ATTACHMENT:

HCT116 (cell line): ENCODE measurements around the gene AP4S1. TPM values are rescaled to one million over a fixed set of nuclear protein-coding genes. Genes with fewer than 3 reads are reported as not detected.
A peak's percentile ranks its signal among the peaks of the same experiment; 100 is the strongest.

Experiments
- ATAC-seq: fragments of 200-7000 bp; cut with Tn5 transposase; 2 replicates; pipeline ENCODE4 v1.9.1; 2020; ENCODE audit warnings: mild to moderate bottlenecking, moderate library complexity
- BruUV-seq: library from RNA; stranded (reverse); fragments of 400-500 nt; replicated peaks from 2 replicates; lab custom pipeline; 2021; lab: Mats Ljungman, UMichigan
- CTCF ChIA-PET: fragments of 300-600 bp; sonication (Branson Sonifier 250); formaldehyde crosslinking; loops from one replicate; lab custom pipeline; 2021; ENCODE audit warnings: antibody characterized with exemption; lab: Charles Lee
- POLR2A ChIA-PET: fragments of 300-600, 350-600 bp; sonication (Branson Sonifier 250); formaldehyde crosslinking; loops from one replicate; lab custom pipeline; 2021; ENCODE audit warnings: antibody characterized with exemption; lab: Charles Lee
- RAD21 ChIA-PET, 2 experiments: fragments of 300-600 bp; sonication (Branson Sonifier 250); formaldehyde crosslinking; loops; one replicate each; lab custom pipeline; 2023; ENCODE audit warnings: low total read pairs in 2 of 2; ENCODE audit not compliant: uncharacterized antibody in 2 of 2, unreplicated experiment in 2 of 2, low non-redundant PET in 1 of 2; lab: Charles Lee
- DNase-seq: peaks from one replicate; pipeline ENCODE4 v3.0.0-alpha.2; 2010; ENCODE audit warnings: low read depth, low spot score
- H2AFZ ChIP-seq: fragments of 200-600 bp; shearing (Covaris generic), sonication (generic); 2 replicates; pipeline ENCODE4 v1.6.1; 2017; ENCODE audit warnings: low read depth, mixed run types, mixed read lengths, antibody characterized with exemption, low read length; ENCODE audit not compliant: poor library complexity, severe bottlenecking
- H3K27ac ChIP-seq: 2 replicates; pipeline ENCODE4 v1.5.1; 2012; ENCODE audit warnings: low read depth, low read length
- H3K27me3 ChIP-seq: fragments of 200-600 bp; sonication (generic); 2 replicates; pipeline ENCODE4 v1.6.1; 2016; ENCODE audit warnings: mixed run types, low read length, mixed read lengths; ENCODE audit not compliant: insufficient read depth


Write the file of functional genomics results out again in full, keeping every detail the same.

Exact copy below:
HCT116 (cell line): ENCODE measurements around the gene AP4S1. TPM values are rescaled to one million over a fixed set of nuclear protein-coding genes. Genes with fewer than 3 reads are reported as not detected.
A peak's percentile ranks its signal among the peaks of the same experiment; 100 is the strongest.

Experiments
- ATAC-seq: fragments of 200-7000 bp; cut with Tn5 transposase; 2 replicates; pipeline ENCODE4 v1.9.1; 2020; ENCODE audit warnings: mild to moderate bottlenecking, moderate library complexity
- BruUV-seq: library from RNA; stranded (reverse); fragments of 400-500 nt; replicated peaks from 2 replicates; lab custom pipeline; 2021; lab: Mats Ljungman, UMichigan
- CTCF ChIA-PET: fragments of 300-600 bp; sonication (Branson Sonifier 250); formaldehyde crosslinking; loops from one replicate; lab custom pipeline; 2021; ENCODE audit warnings: antibody characterized with exemption; lab: Charles Lee
- POLR2A ChIA-PET: fragments of 300-600, 350-600 bp; sonication (Branson Sonifier 250); formaldehyde crosslinking; loops from one replicate; lab custom pipeline; 2021; ENCODE audit warnings: antibody characterized with exemption; lab: Charles Lee
- RAD21 ChIA-PET, 2 experiments: fragments of 300-600 bp; sonication (Branson Sonifier 250); formaldehyde crosslinking; loops; one replicate each; lab custom pipeline; 2023; ENCODE audit warnings: low total read pairs in 2 of 2; ENCODE audit not compliant: uncharacterized antibody in 2 of 2, unreplicated experiment in 2 of 2, low non-redundant PET in 1 of 2; lab: Charles Lee
- DNase-seq: peaks from one replicate; pipeline ENCODE4 v3.0.0-alpha.2; 2010; ENCODE audit warnings: low read depth, low spot score
- H2AFZ ChIP-seq: fragments of 200-600 bp; shearing (Covaris generic), sonication (generic); 2 replicates; pipeline ENCODE4 v1.6.1; 2017; ENCODE audit warnings: low read depth, mixed run types, mixed read lengths, antibody characterized with exemption, low read length; ENCODE audit not compliant: poor library complexity, severe bottlenecking
- H3K27ac ChIP-seq: 2 replicates; pipeline ENCODE4 v1.5.1; 2012; ENCODE audit warnings: low read depth, low read length
- H3K27me3 ChIP-seq: fragments of 200-600 bp; sonication (generic); 2 replicates; pipeline ENCODE4 v1.6.1; 2016; ENCODE audit warnings: mixed run types, low read length, mixed read lengths; ENCODE audit not compliant: insufficient read depth